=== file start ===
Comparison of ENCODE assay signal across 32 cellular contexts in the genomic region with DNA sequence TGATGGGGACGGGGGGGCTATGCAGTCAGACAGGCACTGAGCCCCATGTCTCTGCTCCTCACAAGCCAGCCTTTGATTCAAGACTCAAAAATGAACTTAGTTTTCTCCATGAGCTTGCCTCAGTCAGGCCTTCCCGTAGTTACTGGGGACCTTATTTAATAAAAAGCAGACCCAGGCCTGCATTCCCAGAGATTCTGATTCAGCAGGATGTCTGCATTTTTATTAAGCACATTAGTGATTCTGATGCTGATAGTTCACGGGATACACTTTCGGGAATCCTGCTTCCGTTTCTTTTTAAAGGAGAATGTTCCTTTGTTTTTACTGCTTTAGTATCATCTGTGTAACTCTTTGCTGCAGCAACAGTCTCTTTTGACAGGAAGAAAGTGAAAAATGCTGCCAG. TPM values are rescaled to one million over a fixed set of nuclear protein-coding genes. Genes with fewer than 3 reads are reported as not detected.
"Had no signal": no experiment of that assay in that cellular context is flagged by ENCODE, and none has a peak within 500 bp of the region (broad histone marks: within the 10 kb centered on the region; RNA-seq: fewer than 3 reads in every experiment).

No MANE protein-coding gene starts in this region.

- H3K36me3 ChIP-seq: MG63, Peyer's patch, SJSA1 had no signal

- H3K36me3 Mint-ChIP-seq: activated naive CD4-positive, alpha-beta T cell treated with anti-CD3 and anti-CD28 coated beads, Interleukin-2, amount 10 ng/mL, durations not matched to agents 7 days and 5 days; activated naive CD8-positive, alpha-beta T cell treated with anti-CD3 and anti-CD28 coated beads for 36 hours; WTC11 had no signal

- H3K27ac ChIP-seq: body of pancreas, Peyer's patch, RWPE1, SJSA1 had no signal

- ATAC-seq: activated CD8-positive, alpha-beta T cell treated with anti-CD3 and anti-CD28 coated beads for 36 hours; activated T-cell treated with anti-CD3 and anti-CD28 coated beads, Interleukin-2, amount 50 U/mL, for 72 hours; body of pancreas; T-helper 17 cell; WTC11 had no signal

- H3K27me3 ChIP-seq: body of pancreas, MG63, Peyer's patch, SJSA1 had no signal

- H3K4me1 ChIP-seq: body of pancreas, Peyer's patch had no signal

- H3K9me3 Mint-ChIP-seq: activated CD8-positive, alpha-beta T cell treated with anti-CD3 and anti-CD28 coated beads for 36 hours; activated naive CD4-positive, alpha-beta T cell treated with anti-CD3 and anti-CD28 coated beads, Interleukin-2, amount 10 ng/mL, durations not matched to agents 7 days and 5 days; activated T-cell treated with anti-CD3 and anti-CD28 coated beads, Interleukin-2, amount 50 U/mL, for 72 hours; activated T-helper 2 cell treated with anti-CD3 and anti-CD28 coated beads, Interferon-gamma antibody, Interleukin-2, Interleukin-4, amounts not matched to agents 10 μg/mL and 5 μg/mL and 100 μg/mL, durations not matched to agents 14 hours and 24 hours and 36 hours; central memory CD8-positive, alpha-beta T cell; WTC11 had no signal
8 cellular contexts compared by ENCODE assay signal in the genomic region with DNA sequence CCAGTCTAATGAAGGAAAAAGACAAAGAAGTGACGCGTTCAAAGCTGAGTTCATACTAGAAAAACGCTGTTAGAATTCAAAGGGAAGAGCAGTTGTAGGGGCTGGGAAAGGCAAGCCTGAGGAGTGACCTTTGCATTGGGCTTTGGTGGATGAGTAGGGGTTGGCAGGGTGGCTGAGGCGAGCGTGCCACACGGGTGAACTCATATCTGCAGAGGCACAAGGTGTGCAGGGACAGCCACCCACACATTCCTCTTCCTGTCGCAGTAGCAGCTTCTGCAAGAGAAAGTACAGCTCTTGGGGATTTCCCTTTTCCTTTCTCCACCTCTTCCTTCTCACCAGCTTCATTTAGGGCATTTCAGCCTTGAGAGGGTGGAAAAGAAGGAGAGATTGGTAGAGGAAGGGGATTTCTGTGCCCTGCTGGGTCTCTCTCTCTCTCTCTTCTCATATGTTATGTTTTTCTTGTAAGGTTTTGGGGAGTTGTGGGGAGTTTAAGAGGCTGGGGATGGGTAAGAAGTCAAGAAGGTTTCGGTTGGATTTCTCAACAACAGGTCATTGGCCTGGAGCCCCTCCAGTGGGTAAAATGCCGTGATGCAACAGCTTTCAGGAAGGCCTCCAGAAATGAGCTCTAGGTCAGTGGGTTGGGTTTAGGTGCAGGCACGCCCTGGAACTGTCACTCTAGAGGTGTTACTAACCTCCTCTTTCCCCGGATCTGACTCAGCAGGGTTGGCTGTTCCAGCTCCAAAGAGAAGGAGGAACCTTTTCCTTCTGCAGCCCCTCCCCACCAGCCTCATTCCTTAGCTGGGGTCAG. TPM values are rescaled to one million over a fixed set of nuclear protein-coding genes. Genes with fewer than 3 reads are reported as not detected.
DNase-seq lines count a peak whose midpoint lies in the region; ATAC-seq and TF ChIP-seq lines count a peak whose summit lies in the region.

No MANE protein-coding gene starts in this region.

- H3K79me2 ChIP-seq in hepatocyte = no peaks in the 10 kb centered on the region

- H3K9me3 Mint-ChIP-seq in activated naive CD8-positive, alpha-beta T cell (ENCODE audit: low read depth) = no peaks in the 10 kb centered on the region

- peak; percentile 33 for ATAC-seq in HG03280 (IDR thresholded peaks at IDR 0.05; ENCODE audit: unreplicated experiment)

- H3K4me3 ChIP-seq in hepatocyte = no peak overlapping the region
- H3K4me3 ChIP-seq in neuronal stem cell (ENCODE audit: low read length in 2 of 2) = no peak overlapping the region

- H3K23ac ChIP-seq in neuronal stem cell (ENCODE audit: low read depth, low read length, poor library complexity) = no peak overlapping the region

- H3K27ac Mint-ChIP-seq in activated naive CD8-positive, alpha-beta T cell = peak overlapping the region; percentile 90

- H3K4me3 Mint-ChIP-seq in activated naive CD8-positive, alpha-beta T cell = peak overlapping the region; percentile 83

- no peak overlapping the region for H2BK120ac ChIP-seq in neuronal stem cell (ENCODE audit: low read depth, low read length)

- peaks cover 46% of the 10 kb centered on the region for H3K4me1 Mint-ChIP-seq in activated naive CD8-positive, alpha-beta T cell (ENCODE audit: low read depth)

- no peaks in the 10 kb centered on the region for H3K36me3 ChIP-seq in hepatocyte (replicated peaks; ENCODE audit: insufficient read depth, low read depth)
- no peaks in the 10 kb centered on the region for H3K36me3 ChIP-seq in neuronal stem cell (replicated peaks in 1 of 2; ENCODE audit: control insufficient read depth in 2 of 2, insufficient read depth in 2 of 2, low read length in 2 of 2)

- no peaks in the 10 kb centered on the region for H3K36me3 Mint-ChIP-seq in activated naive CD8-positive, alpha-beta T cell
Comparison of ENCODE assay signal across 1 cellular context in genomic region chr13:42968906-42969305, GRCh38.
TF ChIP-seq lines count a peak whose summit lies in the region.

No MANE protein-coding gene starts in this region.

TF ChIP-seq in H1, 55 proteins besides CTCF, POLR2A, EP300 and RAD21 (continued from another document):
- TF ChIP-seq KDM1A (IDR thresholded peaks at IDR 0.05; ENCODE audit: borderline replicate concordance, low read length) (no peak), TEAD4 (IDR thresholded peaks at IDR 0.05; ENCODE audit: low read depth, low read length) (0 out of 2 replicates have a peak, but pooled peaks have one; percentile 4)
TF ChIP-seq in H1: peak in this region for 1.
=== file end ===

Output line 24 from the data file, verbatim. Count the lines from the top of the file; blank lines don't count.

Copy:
- no peaks in the 10 kb centered on the region for H3K36me3 ChIP-seq in hepatocyte (replicated peaks; ENCODE audit: insufficient read depth, low read depth)